The Pioneer Electric Board of Trustees is proud to announce that the cooperative will return $4 million back ($1.8 million from Pioneer Electric and $2.2 million from Sunflower Electric) to its members in the form of capital credit checks. Members of the board met in September to discuss the retirement of funds allocated earlier this year.
Each year, the cooperative allocates (or sets aside) a portion of a member’s patronage (the amount of electricity purchased) that is in excess of operating expenses. These funds are kept on Pioneer books until such time it is retired (or paid) by the cooperative. For Pioneer, this retirement is done through a “hybrid” plan where a percentage of retirements are from the current year and the balance is from the oldest years on record.
Before retiring the patronage, the Board of Trustees and Management evaluate the current state of the cooperative. Provided a retirement will not impair Pioneer Electric, the Board then votes on whether to retire (or pay) this allocated (or set aside) patronage. If approved, the cooperative will return the accumulated credits back to members at the Member Appreciation Days in December.
2018 will be the first year in which members will also receive retired capital from Sunflower Electric Power Corporation. Sunflower is Pioneer Electric’s wholesale power provider and is, in itself, a generation and transmission (or G&T) cooperative. Much like Pioneer, Sunflower may also retire past allocations back to its members, to include Pioneer; who will in return pass these along to its members. The Sunflower Board of Trustees approves the retirement of these G&T capital credits based on its review of Sunflower’s equity position and financial health.
Capital credit checks will be available for members to pick up during Member Appreciation Days (Dec. 4-6). Please note that Pioneer Electric will NOT distribute checks to members prior to the celebration. Checks not picked up during the event will be mailed on Dec. 7.
Cindy Nolasco-Rios, a Ulysses student, was selected as one of the four student delegates for this year’s Youth Tour programs. In July, she and other high school students from across Kansas journeyed to Steamboat Springs, CO for a week-long adventure. Together, the students built leadership skills, learned about the cooperative business model and formed new friendships and we’re challenged to set goals for their future.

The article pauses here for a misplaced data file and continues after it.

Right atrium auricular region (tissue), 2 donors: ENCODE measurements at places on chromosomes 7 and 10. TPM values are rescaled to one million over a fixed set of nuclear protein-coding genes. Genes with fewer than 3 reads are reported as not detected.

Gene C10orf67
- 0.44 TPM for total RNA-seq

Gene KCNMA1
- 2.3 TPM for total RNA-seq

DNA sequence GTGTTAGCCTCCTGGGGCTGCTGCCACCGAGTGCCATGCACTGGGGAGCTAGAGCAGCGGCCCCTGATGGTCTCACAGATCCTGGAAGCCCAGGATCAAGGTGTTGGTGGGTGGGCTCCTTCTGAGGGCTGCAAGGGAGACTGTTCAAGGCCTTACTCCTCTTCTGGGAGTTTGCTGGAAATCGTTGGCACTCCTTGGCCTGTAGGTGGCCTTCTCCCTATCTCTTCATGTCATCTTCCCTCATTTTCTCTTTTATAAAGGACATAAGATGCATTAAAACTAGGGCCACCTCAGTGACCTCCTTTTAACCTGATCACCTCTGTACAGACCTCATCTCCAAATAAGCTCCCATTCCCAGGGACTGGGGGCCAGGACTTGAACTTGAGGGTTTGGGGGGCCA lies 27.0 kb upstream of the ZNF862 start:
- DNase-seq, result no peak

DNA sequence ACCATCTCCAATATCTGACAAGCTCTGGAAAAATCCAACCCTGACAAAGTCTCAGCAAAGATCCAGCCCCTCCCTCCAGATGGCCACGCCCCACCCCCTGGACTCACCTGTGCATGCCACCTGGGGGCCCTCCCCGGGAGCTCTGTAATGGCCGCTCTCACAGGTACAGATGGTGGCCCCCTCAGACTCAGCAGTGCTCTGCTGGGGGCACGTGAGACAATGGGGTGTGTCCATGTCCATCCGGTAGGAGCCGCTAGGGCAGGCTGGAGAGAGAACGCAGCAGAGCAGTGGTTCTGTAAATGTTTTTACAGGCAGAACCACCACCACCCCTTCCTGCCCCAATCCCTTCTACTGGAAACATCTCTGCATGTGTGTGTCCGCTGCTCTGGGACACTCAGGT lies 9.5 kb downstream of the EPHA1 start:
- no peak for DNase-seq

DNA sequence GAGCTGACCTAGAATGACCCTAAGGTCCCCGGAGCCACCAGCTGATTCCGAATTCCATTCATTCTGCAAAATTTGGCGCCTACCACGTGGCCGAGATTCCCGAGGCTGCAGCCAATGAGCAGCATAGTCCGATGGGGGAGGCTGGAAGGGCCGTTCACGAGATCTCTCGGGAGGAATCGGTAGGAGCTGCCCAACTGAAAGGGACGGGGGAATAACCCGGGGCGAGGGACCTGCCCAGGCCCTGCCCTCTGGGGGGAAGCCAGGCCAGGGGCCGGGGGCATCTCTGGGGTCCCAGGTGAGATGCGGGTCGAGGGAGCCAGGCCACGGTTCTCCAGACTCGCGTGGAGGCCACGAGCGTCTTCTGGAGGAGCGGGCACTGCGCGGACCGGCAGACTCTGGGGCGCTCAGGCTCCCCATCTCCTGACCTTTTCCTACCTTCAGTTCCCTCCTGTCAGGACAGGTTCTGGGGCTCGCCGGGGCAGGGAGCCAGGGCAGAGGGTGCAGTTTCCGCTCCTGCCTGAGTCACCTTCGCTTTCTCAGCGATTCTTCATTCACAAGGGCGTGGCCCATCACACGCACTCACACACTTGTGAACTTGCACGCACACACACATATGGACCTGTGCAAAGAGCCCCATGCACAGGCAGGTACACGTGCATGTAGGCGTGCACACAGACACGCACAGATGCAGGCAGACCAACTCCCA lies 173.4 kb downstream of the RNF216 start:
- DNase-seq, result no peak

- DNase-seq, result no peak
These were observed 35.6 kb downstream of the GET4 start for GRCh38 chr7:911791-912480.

“…If you notice that a flower is wilting you don’t just take it out…you change the environment in which it is growing,”
-Cindy Nolasco-Rios (2018 Youth Tour Delegate)
Youth Tour is a free leadership building opportunity sponsored by Pioneer Electric and coordinated by Kansas Electric Cooperatives. The program is open to sophomores and juniors that attend a school serviced by Pioneer Electric Cooperative. Applications and additional information can be found here.
Crisp autumn air is a sure sign that the start of hunting season is just around the corner. As you begin your preparations and start to scout out your favorite spots, we hope that you keep our electrical infrastructure in mind.
Transformers, meters and power poles have an important role and that doesn’t include acting as target practice. While seemingly harmless, damaging our electrical equipment can be devastating to those serviced by our lines.
“No trophy is worth the well-being of others,” said Mike Salsbury, safety and compliance specialist. “Damage caused by bullets can be expensive and can cause equipment to fail. This can result in outages, electrical shorts or unsafe conditions for our linemen. We want everyone to be able to enjoy the season safely, including those not out in the fields.”
If you accidentally clip a piece of equipment, it is best to report it right away.
“We understand that accidents do happen and ask that you report them as soon as you can,” Salsbury said. “Alerting us of any damages caused to electrical equipment helps ensure a quick recovery to those experiencing outages.”
The best way to avoid an accident is simply look. Before you begin walking or as you’re waiting in a stand, scan around for any potential hazards and adjust accordingly. If you’re ever worried about not having a clear area to take a shot, go somewhere else. However, always be sure to get proper permission from the landowner or organization when choosing a new spot to hunt.
Finally, if you happen to notice any damaged meters, transformers or lines while out in the brush, we ask that you please give us a call. Fallen or damaged equipment may still be energized, so it’s imperative that you keep a safe distance.
If the call of the hunt beckons to you this fall and winter, we hope that you answer it safely.